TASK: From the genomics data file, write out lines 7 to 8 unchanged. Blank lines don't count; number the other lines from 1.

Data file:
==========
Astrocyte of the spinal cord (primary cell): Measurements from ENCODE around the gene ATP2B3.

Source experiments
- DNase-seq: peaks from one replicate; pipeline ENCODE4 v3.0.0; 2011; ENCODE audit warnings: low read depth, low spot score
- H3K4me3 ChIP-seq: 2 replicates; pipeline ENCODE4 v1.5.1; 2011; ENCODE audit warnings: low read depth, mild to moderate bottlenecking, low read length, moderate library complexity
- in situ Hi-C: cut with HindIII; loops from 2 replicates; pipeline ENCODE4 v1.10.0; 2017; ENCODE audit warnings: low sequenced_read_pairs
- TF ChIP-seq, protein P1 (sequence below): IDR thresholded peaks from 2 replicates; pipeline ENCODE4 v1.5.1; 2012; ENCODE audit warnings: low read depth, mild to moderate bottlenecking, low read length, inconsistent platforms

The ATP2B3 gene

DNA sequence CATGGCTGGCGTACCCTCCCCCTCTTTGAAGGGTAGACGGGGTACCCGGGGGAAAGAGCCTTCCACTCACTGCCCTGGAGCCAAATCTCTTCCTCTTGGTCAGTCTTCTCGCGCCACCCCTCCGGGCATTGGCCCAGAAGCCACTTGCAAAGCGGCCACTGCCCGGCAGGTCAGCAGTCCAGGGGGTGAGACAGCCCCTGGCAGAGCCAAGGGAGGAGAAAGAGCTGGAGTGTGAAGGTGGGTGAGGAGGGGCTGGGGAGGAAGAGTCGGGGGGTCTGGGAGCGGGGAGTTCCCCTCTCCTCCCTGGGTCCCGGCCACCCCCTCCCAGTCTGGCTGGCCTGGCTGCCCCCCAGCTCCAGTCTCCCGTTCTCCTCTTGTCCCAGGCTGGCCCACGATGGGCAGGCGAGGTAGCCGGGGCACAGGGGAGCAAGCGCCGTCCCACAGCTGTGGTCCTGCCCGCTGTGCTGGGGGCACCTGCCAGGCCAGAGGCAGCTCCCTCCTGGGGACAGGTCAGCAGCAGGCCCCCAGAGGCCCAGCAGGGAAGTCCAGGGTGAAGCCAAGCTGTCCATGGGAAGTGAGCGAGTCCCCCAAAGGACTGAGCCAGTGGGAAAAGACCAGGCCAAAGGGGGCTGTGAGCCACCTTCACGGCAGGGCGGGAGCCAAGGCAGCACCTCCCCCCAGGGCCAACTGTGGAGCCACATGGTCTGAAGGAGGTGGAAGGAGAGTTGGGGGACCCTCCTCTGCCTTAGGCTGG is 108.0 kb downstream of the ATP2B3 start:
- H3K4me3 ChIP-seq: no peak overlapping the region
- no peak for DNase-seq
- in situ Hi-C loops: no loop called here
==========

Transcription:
The ATP2B3 gene

DNA sequence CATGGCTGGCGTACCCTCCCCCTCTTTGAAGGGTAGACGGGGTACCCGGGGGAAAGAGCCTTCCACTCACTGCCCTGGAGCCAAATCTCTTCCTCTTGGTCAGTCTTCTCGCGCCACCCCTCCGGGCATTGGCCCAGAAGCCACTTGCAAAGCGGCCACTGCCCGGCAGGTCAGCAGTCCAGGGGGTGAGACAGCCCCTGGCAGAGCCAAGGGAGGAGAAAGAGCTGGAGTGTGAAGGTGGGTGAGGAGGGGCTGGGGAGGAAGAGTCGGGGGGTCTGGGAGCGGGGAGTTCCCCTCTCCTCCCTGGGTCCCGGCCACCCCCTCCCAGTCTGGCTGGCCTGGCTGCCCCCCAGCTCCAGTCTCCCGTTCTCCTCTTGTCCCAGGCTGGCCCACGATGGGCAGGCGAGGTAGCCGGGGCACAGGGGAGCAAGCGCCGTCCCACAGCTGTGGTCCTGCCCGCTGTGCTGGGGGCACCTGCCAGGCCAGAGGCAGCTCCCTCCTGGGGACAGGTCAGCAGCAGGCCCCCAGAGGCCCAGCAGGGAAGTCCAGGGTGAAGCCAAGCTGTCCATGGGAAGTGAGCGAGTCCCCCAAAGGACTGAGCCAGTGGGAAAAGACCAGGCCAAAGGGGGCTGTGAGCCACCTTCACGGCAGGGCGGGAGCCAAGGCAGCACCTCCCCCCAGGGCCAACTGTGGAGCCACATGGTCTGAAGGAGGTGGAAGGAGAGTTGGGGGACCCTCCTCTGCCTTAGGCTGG is 108.0 kb downstream of the ATP2B3 start: